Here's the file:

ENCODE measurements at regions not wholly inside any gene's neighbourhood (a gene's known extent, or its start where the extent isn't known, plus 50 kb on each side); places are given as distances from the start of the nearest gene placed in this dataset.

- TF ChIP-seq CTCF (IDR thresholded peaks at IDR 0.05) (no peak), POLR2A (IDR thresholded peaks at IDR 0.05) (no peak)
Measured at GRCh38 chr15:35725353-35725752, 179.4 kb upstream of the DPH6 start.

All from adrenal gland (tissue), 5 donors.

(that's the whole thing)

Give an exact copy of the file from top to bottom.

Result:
ENCODE measurements at regions not wholly inside any gene's neighbourhood (a gene's known extent, or its start where the extent isn't known, plus 50 kb on each side); places are given as distances from the start of the nearest gene placed in this dataset.

- TF ChIP-seq CTCF (IDR thresholded peaks at IDR 0.05) (no peak), POLR2A (IDR thresholded peaks at IDR 0.05) (no peak)
Measured at GRCh38 chr15:35725353-35725752, 179.4 kb upstream of the DPH6 start.

All from adrenal gland (tissue), 5 donors.